Going deeper in video poker

Going deeper in video poker

July 10, 2018 3:09 AM

Last week, I covered the top 14 rows of the strategy table for full-pay Jacks or Better video poker. National Video Poker Day is less than two months away and I’ve got to do my best to teach as many of you as possible how to play video poker.

Over the past few months, I’ve been going over the basics of video poker, explaining Expert Strategy and how it is developed, and now walking through the entire strategy table for the best beginner video poker out there.

The top 14 rows from last week encompassed about 25% of our hands and were all of the hands that are net winners over the long run. Despite this, that doesn’t really make them more important, for a couple of reasons. The first is most of these 14 hands are incredibly obvious plays. I don’t think it takes much practice to know to keep the Four of a Kind or the Flush! It is all the hands that are not so obvious that require the lessons.

The other reason is the one I already mentioned. The other (losing hands) account for 75% of the hands we are dealt and thus it is very important that we get them right if we want to achieve 99%-plus paybacks!

So, without further delay, I give you the next 10 rows of our strategy table (see box in the next column).

You will quickly notice what I warned about a few weeks ago. We are now in the middle of the 4-Card Straight and 3-Card Straight Flush hands. With the exception of Low Pair all the other hands fit these categories. The only thing that differentiates all the 3-Card Flushes is the number of openings and the number of High Cards. Let’s examine what we have here.

Hand EV
4-Card Straight with 3 High Cards 0.87
Low Pair 0.82
4-Card Straight with 2 High Cards 0.81
4-Card Straight with 1 High Card 0.74
3-Card Inside Straight Flush with 2 High Cards 0.73
3-Card Straight Flush with 1 High Card 0.72
4-Card Straight with 0 High Cards 0.68
3-Card Double Inside Straight Flush with 2 High Cards 0.64
3-Card Inside Straight Flush with 1 High Card 0.63
3-Card Straight Flush with 0 High Cards 0.63


At the top we have the 4-Card Straight with 3 High Cards. This straight must not be an Inside Straight. Thus 10-J-Q-A is not part of this category as that is an Inside Straight. So, we are talking about only a 10-J-Q-K hand. This is the only 4-Card Straight that outranks a Low Pair – which means the hand would have to be 10-10-J-Q-K that is not a 3-Card Royal (as we learned last week). A Low Pair plays over every other 4-Card Straight, 3-Card Straight Flush or 2-Card Royal.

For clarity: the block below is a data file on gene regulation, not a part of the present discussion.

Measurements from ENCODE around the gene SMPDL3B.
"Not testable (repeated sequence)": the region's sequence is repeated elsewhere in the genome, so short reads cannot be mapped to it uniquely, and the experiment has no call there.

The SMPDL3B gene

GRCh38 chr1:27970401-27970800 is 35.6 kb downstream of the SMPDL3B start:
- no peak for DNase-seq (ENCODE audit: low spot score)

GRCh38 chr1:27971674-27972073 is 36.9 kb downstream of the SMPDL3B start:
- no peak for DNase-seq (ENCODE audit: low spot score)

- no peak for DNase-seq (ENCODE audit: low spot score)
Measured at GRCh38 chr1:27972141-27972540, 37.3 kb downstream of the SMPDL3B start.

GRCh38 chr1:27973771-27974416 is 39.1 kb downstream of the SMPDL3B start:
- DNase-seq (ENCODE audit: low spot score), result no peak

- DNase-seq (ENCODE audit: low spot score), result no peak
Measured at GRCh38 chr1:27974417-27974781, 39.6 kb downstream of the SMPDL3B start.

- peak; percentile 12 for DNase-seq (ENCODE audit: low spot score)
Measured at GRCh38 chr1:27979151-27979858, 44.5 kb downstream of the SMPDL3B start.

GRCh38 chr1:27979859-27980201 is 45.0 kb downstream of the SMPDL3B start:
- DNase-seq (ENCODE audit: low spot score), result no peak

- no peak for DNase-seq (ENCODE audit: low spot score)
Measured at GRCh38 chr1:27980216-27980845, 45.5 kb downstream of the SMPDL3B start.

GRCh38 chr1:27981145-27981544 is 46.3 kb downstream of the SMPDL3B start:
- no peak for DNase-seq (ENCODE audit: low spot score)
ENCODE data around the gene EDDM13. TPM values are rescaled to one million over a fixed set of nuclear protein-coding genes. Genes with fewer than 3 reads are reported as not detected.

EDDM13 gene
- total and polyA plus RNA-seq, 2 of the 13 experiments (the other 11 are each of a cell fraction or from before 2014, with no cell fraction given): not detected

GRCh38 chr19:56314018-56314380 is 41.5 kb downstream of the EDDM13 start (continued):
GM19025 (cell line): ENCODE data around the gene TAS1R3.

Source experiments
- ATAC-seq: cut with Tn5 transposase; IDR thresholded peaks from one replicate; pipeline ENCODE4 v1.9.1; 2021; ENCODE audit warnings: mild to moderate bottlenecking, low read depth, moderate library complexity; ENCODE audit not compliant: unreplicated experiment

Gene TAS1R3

Now the fun begins. Three of the next five hands are the rest of our 4-Card Straights with the only differentiator being how many High Cards. As you can see, each high card is worth about 0.06 to 0.07 in expected value. Sometimes, these hands will fall out next to each other. But as the paytable changes, hands will shift in position as the expected value changes. Thus it is important to keep these separate to ensure accuracy.

From this part of our Strategy Table we learn a 4-Card Straight with X High Cards outranks a 3-Card Inside Straight Flush with a similar number of High Cards. So in these cases we keep the 4-Card Straight. In case you are wondering where the 3-Card Straight Flush with 2 High Cards is – this is a 3-Card Royal as it would have to be 10-J-Q and we covered this last week.

The remaining hands for this week are 3-Card Straight Flushes, varying by the number of gaps and the number of High Cards. While this can seem very confusing, it is not as bad you might think. Many of these hands really cannot overlap. You can’t have a 3-Card Inside Straight Flush with 2 High Cards while also having a 3-Card Straight Flush with 1 High Card.

What we learn from this is mostly that 3-Card Straight Flushes of just about every variety are playable. But, they are below 4-Card Straights and Low Pairs, which are the hands they tend to overlap with the most. What they play over is the hands we don’t see yet – Single High Card, Two High Cards, and even 2-Card Royals. So, a 5-6-7 (suited) with a J-Q (different suit) is played as the 3-Card Straight Flush and not the 2-Card Royal!

Next week, I’ll finish up the final 12 rows of the Strategy Table, where we will cover hands that tend to overlap a great deal with one another.